Labour plays the Soviet card

Ed Miliband: The Problem, not the Solution

Ed Miliband: The Problem, not the Solution

Labour’s energy price-freeze proposal harks back to the worst days of Labour’s wage-and-price controls, and before that to the disastrous efforts of the Soviet Union.  Government interference in markets always does more harm than good.  Imposing arbitrary price caps removes the incentive for suppliers to supply, and for investors to invest.  The empty shelves of the Gum Department Store in Moscow were legendary. 

Already Labour’s off-the-cuff proposal has been widely condemned by the industry and business groups.  Centrica has reportedly said that it would consider leaving the UK if threatened with a price cap.  It would certainly not invest in the UK.

And how would energy companies react?  If faced with a likely Labour victory, they would simply raise prices ahead of time to cope with any rises foreseen for the 20-month period.  The measure could well make prices even higher than they otherwise would have been.

Arguably most of the problems we face in the UK energy market today are the result of government meddling.  If Labour’s plan looks like an off-the-cuff knee-jerk proposal that hasn’t been thought through, so did George Osborne’s Carbon Price Floor, a reaction to the failure of the EU’s ETS trading scheme to deliver higher prices and to incentivise low-carbon investment.  Osborne never thought to consider that EU industry was disadvantaged already through Brussels’ energy policies, so he decided to disadvantage British industry even further.  Not a smart move.

Meantime the industry has to cope with a whole series of measures – renewable obligation certificates, the ETS itself, the Carbon Reduction Commitment, Feed-in Tariffs, Capacity Payments.  The list goes on.  Potential investors look at Germany and see that Angela Merkel, in a panic response to the Fukushima incident, decides to close down the whole of Germany’s nuclear fleet.

But nuclear energy is a 60-year investment.  Who is going to invest ten billion pounds in a project that can be closed down at the stroke of a pen?

The same principle applies in the renewables sector.  Personally, I am delighted that investment in renewables is under threat.  But it’s the same problem.  The government’s mixed signals on wind and solar (blowing hot and cold, if I can put it like that) make investment exceedingly difficult.  OfGem has warned of potential blackouts, and called for more investment in generating capacity.  Regulatory meddling makes that hugely difficult.  Labour’s thoughtless new policy proposal tips a new load of ordure into already muddy waters.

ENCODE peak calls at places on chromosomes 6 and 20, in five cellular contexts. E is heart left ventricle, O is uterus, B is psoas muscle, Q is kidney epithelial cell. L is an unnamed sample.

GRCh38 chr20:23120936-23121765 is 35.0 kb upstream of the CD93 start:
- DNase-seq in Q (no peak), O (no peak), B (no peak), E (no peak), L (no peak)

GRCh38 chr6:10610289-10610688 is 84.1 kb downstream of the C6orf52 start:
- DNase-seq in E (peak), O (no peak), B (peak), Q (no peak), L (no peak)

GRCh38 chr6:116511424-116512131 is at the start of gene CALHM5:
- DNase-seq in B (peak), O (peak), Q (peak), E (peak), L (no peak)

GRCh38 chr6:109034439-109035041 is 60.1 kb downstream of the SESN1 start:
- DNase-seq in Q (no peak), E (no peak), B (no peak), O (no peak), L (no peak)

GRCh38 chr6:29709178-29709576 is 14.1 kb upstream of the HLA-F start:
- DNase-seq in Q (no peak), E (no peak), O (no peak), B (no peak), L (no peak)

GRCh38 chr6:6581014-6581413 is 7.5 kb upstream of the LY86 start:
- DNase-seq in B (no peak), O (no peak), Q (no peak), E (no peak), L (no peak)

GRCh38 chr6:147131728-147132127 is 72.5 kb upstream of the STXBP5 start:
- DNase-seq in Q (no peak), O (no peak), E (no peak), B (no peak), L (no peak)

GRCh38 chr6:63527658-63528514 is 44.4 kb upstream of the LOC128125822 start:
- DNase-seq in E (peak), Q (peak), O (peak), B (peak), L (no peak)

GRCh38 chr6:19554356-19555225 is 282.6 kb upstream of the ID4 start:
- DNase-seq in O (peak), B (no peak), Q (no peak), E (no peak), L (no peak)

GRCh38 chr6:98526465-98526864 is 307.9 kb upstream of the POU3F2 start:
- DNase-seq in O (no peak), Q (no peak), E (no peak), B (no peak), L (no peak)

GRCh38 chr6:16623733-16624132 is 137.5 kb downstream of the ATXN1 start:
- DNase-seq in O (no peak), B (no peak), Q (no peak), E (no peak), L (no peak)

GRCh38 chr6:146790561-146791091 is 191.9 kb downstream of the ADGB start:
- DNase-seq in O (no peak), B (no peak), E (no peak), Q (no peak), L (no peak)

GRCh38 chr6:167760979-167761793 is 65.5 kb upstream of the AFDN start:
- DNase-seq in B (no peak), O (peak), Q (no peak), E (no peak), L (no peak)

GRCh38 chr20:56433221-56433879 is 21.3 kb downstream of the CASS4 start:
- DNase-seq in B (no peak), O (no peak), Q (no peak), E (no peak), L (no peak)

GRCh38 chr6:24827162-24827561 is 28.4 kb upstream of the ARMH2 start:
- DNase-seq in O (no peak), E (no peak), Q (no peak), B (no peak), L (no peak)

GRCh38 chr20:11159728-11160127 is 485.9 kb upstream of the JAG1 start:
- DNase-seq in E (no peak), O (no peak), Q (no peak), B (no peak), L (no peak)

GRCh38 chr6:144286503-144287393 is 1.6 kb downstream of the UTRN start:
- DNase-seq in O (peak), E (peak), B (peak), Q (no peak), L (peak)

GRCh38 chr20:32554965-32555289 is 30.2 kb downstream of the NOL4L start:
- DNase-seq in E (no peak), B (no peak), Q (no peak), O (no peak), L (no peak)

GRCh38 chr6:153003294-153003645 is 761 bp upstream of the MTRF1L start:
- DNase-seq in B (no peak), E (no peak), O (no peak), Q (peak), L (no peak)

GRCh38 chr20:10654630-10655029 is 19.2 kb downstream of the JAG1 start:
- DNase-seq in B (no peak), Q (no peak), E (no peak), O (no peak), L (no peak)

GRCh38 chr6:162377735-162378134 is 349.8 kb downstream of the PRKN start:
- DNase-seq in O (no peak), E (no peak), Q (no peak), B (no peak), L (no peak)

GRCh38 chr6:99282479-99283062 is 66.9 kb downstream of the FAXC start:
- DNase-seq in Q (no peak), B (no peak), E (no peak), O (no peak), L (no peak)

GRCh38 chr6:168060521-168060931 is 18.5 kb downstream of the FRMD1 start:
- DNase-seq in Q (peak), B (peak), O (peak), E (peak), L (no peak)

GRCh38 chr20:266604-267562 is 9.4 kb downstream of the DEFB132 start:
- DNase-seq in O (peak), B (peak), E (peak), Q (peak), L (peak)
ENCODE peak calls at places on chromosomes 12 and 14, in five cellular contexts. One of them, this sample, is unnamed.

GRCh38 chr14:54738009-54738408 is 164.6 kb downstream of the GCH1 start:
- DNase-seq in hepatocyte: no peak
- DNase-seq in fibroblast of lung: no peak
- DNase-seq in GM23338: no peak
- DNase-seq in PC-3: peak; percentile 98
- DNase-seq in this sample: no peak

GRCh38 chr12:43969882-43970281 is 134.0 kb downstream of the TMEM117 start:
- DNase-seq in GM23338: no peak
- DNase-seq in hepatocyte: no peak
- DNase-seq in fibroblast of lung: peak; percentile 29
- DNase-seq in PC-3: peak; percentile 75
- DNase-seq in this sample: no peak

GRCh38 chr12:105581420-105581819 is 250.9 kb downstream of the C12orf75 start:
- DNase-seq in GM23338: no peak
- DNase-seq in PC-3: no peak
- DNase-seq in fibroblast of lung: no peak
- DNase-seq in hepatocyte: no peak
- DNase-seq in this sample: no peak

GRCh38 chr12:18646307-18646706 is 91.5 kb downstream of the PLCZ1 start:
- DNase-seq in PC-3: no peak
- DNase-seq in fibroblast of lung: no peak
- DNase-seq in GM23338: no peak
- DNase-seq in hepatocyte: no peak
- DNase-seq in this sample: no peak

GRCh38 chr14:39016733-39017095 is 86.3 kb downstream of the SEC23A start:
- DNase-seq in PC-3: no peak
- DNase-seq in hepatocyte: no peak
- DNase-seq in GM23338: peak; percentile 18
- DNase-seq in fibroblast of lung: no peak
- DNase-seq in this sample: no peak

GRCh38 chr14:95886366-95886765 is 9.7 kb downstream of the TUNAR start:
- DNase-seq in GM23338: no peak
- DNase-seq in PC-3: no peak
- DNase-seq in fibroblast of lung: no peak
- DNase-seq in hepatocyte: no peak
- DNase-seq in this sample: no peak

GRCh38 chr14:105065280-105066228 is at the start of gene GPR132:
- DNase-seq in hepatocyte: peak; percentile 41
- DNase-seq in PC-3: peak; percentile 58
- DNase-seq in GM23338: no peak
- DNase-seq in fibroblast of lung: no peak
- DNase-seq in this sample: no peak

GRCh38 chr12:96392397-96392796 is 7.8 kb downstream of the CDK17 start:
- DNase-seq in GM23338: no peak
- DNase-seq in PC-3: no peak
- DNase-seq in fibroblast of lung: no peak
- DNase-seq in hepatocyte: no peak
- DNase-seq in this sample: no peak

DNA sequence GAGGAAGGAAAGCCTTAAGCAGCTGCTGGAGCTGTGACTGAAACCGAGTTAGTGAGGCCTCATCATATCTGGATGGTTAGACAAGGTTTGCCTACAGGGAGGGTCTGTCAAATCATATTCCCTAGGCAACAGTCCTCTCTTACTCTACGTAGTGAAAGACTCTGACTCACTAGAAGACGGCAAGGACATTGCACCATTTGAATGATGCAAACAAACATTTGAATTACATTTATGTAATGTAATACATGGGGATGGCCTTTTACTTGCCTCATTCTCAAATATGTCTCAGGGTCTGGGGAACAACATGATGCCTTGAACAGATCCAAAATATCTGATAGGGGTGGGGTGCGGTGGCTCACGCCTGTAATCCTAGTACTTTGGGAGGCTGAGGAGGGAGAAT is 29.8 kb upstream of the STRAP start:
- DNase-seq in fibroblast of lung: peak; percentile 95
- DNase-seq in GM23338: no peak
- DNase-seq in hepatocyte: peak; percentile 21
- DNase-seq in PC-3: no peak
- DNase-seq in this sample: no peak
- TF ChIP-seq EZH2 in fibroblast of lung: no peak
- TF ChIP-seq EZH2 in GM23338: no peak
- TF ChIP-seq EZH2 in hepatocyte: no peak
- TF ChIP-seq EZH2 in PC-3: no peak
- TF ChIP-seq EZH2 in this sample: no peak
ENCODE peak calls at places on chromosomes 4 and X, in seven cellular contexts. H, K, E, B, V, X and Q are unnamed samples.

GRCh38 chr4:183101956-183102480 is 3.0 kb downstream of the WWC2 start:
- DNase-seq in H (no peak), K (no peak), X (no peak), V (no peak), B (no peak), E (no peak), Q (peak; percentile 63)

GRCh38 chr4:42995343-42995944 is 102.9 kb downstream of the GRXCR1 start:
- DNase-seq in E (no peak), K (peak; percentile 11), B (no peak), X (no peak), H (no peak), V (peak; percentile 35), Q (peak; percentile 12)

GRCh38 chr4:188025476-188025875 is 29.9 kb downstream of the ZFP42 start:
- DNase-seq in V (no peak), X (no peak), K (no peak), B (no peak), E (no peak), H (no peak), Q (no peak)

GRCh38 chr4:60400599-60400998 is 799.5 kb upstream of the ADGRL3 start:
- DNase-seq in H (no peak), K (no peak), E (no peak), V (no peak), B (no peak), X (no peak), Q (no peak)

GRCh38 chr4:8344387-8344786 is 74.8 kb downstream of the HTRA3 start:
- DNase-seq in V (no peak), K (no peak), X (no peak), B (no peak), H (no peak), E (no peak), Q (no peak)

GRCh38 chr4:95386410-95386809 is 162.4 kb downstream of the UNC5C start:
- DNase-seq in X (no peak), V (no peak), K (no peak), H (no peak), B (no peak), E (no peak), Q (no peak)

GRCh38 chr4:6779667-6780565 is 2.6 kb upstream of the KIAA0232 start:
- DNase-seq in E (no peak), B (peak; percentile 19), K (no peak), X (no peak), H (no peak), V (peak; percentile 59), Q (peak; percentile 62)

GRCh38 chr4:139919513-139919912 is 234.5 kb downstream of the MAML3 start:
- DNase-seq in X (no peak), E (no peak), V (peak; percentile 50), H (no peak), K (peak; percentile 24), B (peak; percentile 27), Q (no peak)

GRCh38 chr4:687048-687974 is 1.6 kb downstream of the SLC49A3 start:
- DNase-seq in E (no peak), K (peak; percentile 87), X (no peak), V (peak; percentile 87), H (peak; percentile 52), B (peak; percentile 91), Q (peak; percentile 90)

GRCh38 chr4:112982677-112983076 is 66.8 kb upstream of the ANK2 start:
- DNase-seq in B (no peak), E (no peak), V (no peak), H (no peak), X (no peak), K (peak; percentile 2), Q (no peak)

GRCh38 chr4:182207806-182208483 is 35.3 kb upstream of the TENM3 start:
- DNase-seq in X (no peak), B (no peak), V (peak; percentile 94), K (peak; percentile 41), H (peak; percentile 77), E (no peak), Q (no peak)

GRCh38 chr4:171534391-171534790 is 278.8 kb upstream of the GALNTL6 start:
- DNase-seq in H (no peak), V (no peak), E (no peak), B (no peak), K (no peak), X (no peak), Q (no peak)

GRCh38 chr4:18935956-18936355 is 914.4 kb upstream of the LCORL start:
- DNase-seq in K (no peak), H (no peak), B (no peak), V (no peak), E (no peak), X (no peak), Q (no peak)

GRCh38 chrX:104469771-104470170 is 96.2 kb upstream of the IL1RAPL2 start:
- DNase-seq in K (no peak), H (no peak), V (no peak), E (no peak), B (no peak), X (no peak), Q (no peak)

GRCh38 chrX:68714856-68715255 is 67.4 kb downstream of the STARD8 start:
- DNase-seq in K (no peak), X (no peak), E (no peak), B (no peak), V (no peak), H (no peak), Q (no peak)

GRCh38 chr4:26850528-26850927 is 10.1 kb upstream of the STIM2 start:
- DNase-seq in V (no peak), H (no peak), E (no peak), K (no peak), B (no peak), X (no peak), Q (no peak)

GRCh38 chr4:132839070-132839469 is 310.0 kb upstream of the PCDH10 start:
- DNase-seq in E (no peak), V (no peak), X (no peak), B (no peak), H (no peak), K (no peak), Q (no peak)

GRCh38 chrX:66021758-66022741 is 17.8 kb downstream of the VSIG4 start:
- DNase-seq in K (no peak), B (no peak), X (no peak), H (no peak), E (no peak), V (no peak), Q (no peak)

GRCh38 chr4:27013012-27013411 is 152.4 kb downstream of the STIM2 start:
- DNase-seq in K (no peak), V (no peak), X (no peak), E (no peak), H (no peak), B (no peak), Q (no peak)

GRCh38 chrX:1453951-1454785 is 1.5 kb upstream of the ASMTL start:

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10 Responses to Labour plays the Soviet card

  1. cornwallwindwatch says:

    Reblogged this on Cornwall Wind Watch.

  2. This is not only a dishonest but a cruel policy. Miliband knows he, as introducer of the CC act, is the single most guilty politician responsible for the 25,000 fuel poverty deaths each year and is now trying to make it worse.

    Your point about future seizure of nuclear plants is a good one – we need a written constitution which should include any extraordinary measures such as this, or such as committing the country to long term payments well beyond on parliamentary term, requiring a larger than 50% vote of approval. We should also put more emphasis on PR which, apart from being the only real democratic electoral system, is the only one that can prevent total power falling into the hands of either Tory or Labour on 30% of the vote or even less, which clearly lays the entire country under the threat of rule by nutcases and thieves.

    I have sent a letter on Miliband’s promise to most major papers but, since it supports UKIP, I doubt it will be published.

  3. David says:

    I repeat my message from another of your great articles, Roger.

    Labour are the problem, not the solution.

  4. Me_Again says:

    “Arguably most of the problems we face in the UK energy market today are the result of government meddling.” Certainly, the conservative of the 80’s have a lot to answer for.

    Arguably, privatization of strategic national assets is the root of the problem. We should have gone down the ‘mutuals’ route. Modern management and working practices combined with a not for profit company. It costs what it costs and that’s what the people will pay for their energy. Why is that such a difficult concept? Ah yes, no lobbyists, no shareholders, no bankers.

    You take the shareholders out of the equation and the problem solves itself.